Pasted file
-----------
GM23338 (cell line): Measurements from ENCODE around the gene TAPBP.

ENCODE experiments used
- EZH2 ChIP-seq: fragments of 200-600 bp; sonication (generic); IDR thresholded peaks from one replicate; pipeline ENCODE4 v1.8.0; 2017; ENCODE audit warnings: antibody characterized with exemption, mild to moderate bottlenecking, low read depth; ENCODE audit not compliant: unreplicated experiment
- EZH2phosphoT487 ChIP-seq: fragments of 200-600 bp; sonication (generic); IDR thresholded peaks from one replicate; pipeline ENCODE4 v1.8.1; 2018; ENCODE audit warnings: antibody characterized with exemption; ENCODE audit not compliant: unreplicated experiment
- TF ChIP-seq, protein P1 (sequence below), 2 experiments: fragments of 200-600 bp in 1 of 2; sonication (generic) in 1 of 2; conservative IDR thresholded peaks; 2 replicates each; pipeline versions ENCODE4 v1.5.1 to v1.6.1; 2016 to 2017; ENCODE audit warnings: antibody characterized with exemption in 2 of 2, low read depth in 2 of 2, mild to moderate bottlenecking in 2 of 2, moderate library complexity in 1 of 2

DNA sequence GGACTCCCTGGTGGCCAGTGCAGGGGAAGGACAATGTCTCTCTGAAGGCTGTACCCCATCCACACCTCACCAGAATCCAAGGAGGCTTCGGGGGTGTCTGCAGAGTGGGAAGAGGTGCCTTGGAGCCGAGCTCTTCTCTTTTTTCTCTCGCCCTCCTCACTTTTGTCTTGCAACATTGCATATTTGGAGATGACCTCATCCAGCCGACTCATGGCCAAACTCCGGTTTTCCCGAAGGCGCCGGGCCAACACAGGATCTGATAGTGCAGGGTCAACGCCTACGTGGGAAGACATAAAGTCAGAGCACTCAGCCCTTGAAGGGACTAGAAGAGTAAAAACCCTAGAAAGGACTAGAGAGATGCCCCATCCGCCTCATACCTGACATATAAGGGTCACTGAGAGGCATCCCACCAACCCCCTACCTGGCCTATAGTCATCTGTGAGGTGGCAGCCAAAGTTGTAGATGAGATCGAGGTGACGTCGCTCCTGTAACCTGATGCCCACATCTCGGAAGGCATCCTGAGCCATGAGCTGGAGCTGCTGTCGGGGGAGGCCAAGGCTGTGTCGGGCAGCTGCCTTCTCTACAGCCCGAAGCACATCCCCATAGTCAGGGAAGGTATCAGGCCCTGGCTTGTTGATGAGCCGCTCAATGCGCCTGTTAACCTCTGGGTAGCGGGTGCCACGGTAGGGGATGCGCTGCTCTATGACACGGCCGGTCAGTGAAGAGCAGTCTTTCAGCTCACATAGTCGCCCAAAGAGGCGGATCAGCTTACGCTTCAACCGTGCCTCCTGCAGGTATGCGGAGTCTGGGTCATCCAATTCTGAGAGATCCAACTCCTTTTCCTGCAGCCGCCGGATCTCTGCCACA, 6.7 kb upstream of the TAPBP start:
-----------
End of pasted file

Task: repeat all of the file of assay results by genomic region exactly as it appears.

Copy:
GM23338 (cell line): Measurements from ENCODE around the gene TAPBP.

ENCODE experiments used
- EZH2 ChIP-seq: fragments of 200-600 bp; sonication (generic); IDR thresholded peaks from one replicate; pipeline ENCODE4 v1.8.0; 2017; ENCODE audit warnings: antibody characterized with exemption, mild to moderate bottlenecking, low read depth; ENCODE audit not compliant: unreplicated experiment
- EZH2phosphoT487 ChIP-seq: fragments of 200-600 bp; sonication (generic); IDR thresholded peaks from one replicate; pipeline ENCODE4 v1.8.1; 2018; ENCODE audit warnings: antibody characterized with exemption; ENCODE audit not compliant: unreplicated experiment
- TF ChIP-seq, protein P1 (sequence below), 2 experiments: fragments of 200-600 bp in 1 of 2; sonication (generic) in 1 of 2; conservative IDR thresholded peaks; 2 replicates each; pipeline versions ENCODE4 v1.5.1 to v1.6.1; 2016 to 2017; ENCODE audit warnings: antibody characterized with exemption in 2 of 2, low read depth in 2 of 2, mild to moderate bottlenecking in 2 of 2, moderate library complexity in 1 of 2

DNA sequence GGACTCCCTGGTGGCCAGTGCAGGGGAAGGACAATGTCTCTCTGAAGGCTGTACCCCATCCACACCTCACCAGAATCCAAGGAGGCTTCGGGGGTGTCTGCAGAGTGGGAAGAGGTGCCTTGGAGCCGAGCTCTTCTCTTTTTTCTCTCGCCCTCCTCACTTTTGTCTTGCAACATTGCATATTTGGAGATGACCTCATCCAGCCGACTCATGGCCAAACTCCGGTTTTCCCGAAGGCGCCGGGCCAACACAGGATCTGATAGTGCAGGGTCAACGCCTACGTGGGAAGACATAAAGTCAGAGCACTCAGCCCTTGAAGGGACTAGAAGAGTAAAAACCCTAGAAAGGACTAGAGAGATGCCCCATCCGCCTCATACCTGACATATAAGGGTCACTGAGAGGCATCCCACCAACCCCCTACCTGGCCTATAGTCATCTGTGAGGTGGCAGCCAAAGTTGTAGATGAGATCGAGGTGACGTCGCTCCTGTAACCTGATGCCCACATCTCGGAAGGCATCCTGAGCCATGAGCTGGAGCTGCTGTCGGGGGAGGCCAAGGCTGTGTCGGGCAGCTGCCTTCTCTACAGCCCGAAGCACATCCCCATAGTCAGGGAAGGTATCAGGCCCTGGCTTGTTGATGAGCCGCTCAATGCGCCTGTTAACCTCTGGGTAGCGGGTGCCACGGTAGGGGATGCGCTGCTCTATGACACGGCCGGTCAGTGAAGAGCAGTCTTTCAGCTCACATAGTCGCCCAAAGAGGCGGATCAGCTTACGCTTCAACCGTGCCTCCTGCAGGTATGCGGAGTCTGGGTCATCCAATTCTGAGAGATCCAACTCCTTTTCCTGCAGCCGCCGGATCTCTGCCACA, 6.7 kb upstream of the TAPBP start: